Look, for a moment, at the following characters. One says, “Yesterday, I called on you, but you appeared not to be at home.” The other replies with, “That’s strange. I know I was in.” Two different class of characters: the first completes his sentence with “at home”; the second leaves the preposition “in” hanging. If both characters were considered of the same class they would either say, “Yesterday, I called on you, but you weren’t in.” with the reply being “That’s strange. I know I was in.” Alternatively, the first would say, “Yesterday, I called on you, but you appeared not to be at home.” with the reply, “That’s strange. I assure you, I was home all day.”

Speaking styles reveal all. Amazingly, from how the character speaks, the reader can tell where he is from; his mode of upbringing; his class status; his principles; his personality, and his attitude. Invariably, readers are less drawn to a character by what he does, and more by what he says, and the way he speaks.

That is why authors should read books. Dissecting other authors’ work is part of being a good writer. It helps to avoid obvious mistakes when writing a manuscript. It also helps to learn how a character’s personality is revealed through their dialogue.

Keep Writing!

 


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Memoir Snippet #1

A memory most seniors will relate to!

(This memoir snippet was featured on WOW! Women on Writing!)

As an author, I enjoy attending writing groups and circles. I meet many enthusiastic writers who love their craft. Promoting one’s work is tougher than the writing itself, but, despite the many drawbacks, most memoir writers have both sad and hilarious stores to tell. I’m not sure this memoir snippet would be considered hilarious but it might bring a smile to your face, especially if you wear glasses. It is a piece I wrote after returning home from a recent writing circle. Frustrated over what happened while attending, I decided to turn it into a laugh.

Memoir Snippet #1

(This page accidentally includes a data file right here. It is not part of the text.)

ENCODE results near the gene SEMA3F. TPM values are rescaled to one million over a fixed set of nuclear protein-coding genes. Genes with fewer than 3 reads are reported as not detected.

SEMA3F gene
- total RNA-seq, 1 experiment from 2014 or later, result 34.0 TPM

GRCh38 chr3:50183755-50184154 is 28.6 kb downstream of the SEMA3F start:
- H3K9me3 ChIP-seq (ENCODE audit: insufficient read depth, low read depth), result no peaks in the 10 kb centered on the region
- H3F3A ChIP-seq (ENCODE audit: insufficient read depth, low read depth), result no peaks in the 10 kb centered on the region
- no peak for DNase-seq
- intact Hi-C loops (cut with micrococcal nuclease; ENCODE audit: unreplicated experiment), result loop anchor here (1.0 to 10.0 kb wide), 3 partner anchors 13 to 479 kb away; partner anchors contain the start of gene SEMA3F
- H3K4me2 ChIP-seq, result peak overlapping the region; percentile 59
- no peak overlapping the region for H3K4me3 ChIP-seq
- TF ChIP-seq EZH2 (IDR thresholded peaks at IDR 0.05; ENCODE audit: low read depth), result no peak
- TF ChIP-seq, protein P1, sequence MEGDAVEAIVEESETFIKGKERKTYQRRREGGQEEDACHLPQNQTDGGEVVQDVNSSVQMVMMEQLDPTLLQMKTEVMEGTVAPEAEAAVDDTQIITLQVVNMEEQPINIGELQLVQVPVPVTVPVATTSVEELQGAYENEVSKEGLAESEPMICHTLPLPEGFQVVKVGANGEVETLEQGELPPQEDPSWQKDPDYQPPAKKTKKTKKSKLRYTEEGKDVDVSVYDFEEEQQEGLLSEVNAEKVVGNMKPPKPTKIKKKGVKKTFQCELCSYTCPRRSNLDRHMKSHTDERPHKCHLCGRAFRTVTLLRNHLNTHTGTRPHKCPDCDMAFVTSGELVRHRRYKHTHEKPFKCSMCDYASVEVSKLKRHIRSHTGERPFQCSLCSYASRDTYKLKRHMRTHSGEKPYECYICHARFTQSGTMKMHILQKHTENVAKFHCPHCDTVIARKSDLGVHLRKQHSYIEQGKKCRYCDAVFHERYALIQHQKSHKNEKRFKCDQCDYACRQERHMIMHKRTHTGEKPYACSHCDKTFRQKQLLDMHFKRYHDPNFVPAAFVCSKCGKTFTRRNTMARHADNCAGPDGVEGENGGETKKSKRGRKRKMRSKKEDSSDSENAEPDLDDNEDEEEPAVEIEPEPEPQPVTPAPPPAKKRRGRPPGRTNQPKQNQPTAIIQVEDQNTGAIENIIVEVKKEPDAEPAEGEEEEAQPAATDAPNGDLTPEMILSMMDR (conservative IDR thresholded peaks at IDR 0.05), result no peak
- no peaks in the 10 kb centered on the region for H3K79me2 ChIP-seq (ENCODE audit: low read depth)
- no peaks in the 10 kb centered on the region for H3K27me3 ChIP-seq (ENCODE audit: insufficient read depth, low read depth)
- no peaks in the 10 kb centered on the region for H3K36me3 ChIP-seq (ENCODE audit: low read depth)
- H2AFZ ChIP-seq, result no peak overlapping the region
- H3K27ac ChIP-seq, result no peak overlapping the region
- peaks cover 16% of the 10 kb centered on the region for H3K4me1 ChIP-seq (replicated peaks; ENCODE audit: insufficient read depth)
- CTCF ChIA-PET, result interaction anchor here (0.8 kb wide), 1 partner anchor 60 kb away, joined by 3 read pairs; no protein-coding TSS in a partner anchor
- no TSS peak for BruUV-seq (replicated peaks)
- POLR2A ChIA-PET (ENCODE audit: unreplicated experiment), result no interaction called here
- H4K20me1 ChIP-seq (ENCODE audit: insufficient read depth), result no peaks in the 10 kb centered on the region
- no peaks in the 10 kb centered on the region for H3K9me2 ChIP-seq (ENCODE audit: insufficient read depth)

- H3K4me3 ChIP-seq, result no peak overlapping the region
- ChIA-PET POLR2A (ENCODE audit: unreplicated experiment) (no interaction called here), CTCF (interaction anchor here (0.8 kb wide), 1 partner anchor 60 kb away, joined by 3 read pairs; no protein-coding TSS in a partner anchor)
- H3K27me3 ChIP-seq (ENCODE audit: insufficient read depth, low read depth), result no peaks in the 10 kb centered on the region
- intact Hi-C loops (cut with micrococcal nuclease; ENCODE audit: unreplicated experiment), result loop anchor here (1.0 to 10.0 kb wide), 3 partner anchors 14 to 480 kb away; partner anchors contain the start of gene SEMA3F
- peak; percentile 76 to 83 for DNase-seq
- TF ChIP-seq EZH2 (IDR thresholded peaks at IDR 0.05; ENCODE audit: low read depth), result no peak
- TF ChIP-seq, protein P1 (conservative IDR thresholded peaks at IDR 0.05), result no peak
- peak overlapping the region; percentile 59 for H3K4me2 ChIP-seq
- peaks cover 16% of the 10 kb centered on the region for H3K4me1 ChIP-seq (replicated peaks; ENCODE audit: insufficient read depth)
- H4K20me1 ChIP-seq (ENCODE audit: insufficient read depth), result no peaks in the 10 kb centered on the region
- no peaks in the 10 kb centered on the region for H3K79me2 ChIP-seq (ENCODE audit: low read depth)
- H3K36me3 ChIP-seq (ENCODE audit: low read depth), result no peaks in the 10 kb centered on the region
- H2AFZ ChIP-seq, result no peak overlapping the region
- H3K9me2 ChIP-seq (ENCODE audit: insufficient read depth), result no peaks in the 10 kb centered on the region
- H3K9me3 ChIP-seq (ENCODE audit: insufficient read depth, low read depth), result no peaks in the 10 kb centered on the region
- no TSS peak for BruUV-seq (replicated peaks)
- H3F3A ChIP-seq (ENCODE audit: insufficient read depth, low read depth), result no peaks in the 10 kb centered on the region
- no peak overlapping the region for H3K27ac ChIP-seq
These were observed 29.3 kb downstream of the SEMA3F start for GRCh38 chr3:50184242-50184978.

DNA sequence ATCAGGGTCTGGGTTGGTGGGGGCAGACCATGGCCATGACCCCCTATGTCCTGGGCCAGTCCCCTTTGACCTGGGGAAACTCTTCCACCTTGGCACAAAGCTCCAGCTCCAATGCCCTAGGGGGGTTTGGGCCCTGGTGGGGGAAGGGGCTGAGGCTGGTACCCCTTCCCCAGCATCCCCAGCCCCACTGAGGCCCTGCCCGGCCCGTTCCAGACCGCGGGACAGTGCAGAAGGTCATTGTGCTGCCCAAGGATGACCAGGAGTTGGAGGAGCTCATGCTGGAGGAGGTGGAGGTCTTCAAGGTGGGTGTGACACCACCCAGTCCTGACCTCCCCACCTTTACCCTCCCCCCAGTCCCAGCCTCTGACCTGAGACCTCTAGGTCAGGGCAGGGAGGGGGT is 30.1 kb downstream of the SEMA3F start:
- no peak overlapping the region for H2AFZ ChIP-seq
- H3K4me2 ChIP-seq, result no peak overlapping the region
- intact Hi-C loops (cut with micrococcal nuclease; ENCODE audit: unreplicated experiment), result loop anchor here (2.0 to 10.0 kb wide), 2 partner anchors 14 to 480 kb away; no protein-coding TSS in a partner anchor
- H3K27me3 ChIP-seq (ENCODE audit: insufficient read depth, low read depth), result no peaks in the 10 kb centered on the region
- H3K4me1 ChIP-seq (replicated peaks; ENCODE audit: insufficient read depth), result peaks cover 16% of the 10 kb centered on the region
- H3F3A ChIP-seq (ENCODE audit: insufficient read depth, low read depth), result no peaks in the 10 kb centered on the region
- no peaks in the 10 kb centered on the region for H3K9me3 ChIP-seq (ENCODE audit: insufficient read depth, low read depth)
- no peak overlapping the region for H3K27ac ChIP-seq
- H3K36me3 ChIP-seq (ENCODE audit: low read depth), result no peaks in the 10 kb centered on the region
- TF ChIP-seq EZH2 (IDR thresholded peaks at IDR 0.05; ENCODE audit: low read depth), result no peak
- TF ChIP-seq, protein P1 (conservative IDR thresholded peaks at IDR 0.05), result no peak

Where are my glasses?

Where are my glasses?

Our writers’ circle gathered around the table with pens and paper at hand. All eyes turned to the teacher. Striving to get us writing, she displayed a large photograph. “My husband is the photographer,” she proudly announced. “But this session is not about him. It is about you. Getting you writing. So, look at this photo and write down the first thing you see.”

I reached in my purse for my reading glasses. As I rifled through its contents, my heart fluttered. Where are my glasses? Darn it! I forgot to bring them! I stare hard at the photo, but it’s a blur. I see shadowy, colorful objects but little else.

Our teacher continued. “What do you see; an object, a landscape, an event?”

I try to focus. There appears to be something hanging from sticks. Is it water? Yes, I’ll write water. Oh no, here comes a second photo and I see even less. Lot’s of pink, I get that, but what is the subject?” Glancing discreetly to the floor where my purse now sits open, I pray my glasses will glint back at me.

“And how about this photo?” she asks. She puts down the pink photo and raises the next. “What do you see?”

I glance around the table. All I see is the group furiously writing their answers. I stare at the new photo. There is a lot of orange, but I can’t make out the scene. I’ll write orange. After all, orange is the first thing I see, so orange it will be. For several agonizing minutes my ordeal continues. For each photo, I write a color. Purple… blue… green; darn it, how could I have forgotten my glasses?